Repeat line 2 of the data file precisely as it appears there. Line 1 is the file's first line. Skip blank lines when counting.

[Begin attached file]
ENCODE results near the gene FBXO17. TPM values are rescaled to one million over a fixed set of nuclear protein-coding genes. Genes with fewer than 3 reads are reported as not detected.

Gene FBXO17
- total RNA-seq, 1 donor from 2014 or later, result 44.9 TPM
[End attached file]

Gene FBXO17